Pitchvision Academy


This week we look at T20 and Garas has the winners of his design competition.

Have a great weekend,

David Hinchliffe

Powerplay: How to Score Quickly When the Field is Up

Score fast in the powerplay.


From club and school cricket to the highest level, it can be tough to score against a field that’s up. This is especially true on poor batting wickets in T20 cricket.

Unless you have nailed your power game, you may ask yourself how you are going to get through that phalanx of fielders protecting the ring.

How are you supposed to rotate the strike?

How can you hit boundaries when there are fielders bearing down on all sides?

Of course the boundaries are relatively unprotected at this time. Perhaps you are batting in the first six overs of a Twenty20 match and only two are allowed out. With the right bowler to the wrong batsmen on a helpful pitch, you may even see no one out!

Game head on

The basic theory for the bowlers is to squeeze you. Make you do something crazy from frustration. Dots - especially in T20 - can be terrifying to a batsman and lead to desperate slogging.

So get your game head on.

You need a plan. Most batsmen tend to either “wait for the bad ball” or “swing for the fences”. This is a very traditional approach and one still taught by coaches who focus more on batsmen building innings.

In power plays this kind of approach is outdated. Heck, it’s even becoming outdated in 50 over cricket!

The modern mindset is to look to score a boundary through one of your stronger shots and if that fails, rotate the strike. There are “gears” for this, you can read about here.

Keep your head at this time and you will already be in a better place before any other changes!

Look at the green

Now imagine you are out in the middle and staring at seven or eight guys in the ring. Where next?

Look at the huge green spaces and ignore the relatively tiny blobs of people. There a lot less of them than there is grass.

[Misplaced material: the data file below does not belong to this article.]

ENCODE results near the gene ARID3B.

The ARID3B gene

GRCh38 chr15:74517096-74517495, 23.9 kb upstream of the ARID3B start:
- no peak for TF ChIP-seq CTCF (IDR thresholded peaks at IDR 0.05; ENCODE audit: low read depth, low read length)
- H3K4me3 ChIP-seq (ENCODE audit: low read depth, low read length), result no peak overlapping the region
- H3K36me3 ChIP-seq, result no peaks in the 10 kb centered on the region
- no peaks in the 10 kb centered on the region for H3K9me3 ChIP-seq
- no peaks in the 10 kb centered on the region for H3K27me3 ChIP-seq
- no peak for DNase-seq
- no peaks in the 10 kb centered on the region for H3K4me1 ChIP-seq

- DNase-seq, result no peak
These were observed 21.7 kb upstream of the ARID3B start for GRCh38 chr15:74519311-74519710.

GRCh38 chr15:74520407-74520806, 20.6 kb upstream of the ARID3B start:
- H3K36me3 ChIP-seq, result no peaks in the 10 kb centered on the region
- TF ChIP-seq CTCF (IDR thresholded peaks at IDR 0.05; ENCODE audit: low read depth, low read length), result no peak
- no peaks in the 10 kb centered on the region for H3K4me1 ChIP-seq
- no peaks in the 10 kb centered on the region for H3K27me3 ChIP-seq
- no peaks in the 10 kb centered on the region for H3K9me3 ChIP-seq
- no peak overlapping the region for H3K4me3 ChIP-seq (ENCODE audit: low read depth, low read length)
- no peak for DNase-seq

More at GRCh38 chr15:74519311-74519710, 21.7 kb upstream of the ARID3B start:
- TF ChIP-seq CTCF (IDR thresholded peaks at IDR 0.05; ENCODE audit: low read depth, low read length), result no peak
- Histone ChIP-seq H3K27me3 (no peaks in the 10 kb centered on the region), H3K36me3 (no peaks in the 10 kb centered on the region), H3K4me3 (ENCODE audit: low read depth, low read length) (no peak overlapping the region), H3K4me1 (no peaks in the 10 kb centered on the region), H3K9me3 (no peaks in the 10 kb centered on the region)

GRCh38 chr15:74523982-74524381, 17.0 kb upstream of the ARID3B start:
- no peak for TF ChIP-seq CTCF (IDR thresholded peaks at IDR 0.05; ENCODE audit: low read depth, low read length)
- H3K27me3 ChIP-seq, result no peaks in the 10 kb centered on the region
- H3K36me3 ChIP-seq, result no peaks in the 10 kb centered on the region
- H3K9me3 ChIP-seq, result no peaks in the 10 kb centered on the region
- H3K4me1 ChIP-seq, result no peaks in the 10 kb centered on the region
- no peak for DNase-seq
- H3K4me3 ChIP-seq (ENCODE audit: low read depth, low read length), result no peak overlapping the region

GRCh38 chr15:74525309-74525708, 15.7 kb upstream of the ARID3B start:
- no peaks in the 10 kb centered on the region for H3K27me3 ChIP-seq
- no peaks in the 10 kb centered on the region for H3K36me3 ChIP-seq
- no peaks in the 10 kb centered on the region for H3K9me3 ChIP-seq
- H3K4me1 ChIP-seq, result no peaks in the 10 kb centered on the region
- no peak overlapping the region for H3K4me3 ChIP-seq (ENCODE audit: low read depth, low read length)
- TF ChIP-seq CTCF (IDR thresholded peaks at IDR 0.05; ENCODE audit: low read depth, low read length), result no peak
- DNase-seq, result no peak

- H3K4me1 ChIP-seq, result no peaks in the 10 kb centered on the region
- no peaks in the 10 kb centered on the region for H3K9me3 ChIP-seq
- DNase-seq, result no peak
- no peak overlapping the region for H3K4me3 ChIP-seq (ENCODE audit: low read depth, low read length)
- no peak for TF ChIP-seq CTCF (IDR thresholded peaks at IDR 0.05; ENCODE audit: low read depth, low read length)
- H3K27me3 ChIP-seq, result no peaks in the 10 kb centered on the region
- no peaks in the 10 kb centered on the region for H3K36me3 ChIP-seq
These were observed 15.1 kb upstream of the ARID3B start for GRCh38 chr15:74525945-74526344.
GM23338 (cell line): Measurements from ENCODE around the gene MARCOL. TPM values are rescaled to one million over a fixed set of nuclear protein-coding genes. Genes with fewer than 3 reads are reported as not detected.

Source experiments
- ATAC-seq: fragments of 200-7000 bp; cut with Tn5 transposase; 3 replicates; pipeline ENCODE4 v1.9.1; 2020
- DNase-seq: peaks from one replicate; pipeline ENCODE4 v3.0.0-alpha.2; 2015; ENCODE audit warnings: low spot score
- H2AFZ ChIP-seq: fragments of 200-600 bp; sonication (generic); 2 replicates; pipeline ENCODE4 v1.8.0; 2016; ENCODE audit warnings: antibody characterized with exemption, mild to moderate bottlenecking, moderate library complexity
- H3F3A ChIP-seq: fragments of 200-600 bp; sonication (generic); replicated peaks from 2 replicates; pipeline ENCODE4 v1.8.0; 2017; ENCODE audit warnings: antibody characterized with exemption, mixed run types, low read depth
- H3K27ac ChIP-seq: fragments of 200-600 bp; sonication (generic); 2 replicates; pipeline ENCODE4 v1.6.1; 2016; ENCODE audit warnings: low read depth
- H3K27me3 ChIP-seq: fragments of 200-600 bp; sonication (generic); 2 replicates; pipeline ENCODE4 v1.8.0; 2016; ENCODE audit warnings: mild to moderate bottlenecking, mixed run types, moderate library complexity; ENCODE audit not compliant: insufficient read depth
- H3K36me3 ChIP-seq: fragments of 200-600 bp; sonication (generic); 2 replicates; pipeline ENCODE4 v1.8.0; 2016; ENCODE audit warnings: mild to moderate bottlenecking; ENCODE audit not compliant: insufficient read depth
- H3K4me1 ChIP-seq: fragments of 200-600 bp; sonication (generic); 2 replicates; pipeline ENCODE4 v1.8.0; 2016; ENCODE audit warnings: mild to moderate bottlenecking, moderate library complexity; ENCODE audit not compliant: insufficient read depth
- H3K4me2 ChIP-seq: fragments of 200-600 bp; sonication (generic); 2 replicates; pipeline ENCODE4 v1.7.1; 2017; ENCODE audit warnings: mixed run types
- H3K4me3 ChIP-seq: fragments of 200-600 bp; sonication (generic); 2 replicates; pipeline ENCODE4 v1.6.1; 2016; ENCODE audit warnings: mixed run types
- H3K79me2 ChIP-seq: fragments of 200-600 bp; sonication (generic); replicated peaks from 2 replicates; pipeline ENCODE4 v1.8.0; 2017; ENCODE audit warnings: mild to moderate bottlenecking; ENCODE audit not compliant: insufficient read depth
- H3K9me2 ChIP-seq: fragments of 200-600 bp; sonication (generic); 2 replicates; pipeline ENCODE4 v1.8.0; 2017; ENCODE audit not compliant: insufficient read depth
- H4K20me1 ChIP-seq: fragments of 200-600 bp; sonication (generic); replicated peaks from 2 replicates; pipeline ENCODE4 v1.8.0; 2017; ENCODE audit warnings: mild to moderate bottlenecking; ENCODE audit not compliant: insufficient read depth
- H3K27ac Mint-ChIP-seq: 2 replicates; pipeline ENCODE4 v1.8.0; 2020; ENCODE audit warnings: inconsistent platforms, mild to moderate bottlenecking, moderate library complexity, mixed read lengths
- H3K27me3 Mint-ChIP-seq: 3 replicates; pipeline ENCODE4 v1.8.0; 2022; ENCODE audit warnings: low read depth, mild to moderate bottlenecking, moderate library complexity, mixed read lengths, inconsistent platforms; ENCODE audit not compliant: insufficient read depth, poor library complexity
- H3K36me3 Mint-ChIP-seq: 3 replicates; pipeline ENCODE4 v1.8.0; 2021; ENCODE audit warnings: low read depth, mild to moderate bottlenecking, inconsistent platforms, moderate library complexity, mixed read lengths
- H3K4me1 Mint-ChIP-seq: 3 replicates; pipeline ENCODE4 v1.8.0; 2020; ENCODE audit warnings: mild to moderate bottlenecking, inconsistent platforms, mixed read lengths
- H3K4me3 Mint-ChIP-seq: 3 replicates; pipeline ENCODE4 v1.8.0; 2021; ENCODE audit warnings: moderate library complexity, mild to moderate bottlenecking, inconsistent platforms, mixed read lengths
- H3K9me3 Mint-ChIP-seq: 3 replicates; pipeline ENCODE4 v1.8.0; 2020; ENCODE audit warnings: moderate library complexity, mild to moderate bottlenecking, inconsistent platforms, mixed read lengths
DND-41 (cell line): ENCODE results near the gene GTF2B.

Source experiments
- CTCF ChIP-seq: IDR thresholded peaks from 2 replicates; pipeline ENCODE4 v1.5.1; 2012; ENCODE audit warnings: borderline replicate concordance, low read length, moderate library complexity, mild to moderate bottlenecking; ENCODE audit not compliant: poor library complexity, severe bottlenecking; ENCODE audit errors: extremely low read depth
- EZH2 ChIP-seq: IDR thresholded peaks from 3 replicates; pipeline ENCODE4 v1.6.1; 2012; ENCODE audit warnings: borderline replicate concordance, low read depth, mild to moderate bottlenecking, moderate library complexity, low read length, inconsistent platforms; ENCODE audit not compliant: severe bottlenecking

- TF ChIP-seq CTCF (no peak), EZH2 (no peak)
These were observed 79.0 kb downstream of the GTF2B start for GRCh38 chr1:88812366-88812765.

When you realise there is much more green than there is white, you can aim for it. Simply remembering that fielders can't build a wall, no matter how good they are, will give you confidence and freedom.

How you do this is up to you. Some players are more traditional, other use footwork and bat angles to find spaces. If you are aware of your own strengths in games you can play to them and work on hitting those spaces between fielders.

There is always a gap

On top of this idea of gaps between fielders, is the reassuring knowledge that there will always be a space. Even the tightest ring field can't plug every gap. Nine fielders is not ever enough.

For example

  • If third man and fine leg are back you can pick up singles running the ball down
  • Ring fielders can be too deep so you can drop and run (especially true and mid off and mid on), or too close so you can hit past them.
  • A close catcher leaves a gap somewhere else you can manoeuvre the ball into.

It takes work to come up with reliable ways to hit these gaps because most bowlers will not serve you up balls to hit in these areas.So take a moment to pick a couple of safe scoring areas and work on making them reliable in nets, no matter how much people consider them creative or unorthodox.

I prefer effective to orthodox every day.

Hit over the top

Finally, you have the biggest gap of all: the vast area behind the fielders.

Don't slog.

You can power hit, play a more traditional lofted drive, scoop, ramp or slog sweep. it doesn’t matter. Whatever you are good at is fine. Aim for that vast open space and bat the ball there.

If you are not a power hitter, remember you don't need to clear the boundary, you only need to get it over the fielder's head. If you are good at clearing the ropes, you can work on getting so good you can ignore the fielder wherever they are because they are fishing it out of the bushes.